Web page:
First it was black flies, and now it’s caddisflies plaguing the Colorado River in Laughlin.
The problem is so bad, Bullhead City plans to hire a full-time entomologist to deal with the pests.
What’s the deal with these silk-spinning, moth-like insects?
Chris Bramley is the supervisor for Clark County Vector Control. He told KNPR's State of Nevada that the caddisfly problem has been about six years in the making.
"The explosion is a multi-problem issue from we lost some of our game fish in the river to the black fly problem doing so well," he said. "So they just made this five, six year trip to the explosion extent that they're in now."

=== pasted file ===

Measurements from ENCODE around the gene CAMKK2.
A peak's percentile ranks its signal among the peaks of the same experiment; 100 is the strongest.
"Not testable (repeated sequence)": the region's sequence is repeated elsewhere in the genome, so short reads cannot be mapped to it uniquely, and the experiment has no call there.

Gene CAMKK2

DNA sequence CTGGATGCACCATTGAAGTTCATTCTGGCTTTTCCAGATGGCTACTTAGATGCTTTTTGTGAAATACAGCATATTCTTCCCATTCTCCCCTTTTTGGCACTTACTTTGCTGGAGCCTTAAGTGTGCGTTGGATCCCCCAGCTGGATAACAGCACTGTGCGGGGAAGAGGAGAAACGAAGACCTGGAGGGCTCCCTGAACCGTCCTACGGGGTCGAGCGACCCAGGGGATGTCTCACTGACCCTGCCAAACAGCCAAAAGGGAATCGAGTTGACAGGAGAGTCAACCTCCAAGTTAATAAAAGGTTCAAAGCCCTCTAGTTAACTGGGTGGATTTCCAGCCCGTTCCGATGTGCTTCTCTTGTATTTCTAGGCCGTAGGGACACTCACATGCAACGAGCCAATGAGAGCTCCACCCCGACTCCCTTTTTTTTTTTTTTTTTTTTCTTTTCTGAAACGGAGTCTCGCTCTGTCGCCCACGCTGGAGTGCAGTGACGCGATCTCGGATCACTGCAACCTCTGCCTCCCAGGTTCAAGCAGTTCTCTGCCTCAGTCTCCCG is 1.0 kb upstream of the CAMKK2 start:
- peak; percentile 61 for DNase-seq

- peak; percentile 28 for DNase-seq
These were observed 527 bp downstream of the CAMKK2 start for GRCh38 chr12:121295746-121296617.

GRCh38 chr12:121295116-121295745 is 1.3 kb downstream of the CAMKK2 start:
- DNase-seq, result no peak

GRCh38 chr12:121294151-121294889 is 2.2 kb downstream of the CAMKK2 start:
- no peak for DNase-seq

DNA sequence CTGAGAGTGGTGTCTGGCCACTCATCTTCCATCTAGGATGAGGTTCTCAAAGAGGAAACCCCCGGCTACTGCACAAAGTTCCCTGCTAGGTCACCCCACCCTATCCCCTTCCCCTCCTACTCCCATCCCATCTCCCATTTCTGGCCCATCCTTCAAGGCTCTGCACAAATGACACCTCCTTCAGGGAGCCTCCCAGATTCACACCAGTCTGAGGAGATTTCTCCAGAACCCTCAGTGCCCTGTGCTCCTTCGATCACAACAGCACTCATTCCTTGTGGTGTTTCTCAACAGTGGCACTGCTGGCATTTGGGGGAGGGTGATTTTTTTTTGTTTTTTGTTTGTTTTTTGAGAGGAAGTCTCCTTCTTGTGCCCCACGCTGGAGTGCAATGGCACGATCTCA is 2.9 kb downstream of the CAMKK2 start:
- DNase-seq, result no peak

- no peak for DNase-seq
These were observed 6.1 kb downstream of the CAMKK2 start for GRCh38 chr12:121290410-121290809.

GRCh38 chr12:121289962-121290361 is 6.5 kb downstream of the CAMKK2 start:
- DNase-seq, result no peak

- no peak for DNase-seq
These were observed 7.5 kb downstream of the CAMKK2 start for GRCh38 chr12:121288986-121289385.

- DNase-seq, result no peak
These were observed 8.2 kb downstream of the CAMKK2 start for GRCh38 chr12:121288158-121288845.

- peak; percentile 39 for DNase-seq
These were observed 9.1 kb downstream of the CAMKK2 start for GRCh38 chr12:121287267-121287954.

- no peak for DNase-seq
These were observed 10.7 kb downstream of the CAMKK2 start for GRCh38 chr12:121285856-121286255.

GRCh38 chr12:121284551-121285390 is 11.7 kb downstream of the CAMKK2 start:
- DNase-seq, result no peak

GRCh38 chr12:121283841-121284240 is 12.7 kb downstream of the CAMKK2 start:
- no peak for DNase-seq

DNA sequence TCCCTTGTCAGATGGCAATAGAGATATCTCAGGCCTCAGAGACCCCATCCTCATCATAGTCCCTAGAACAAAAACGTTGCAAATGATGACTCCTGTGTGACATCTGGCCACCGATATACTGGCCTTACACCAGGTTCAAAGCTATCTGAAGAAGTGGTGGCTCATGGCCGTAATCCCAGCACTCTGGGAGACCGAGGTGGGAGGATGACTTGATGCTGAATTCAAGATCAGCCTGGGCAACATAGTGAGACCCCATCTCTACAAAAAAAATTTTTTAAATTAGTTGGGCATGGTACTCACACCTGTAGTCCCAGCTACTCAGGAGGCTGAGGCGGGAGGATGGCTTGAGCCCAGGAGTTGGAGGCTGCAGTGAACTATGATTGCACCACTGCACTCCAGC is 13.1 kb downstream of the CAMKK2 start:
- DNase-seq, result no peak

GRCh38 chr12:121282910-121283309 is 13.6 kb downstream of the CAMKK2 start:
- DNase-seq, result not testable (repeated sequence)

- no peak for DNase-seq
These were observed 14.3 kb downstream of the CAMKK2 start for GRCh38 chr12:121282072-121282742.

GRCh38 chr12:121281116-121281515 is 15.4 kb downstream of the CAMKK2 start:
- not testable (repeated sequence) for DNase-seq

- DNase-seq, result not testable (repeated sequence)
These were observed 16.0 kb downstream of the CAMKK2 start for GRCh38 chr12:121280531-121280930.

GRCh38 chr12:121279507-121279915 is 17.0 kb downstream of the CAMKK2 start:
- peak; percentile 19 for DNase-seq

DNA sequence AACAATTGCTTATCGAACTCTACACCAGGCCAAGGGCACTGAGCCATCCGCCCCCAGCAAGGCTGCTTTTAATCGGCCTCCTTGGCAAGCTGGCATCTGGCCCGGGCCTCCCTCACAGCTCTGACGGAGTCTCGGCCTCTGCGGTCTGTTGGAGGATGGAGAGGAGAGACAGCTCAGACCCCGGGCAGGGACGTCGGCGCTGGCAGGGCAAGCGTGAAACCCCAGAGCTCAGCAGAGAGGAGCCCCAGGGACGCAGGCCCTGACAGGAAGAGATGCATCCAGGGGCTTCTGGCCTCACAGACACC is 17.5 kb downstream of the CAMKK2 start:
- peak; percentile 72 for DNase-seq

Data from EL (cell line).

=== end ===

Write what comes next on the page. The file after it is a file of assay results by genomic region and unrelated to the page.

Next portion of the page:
The insects swarm in the morning and again in the early evening. They don't bite or sting like black flies and mosquitos.
"They're a nuisance," Bramley said.
The entomologist hired by Bullhead City will focus on day-to-day efforts to control the population.
Bramley said there are several control methods the entomologist could use, including decoy lighting or pheromones control where the pheromones from female flies are placed away from populated areas to attract male caddisflies.
Chris Bramley, supervisor, Clark County Vector Control
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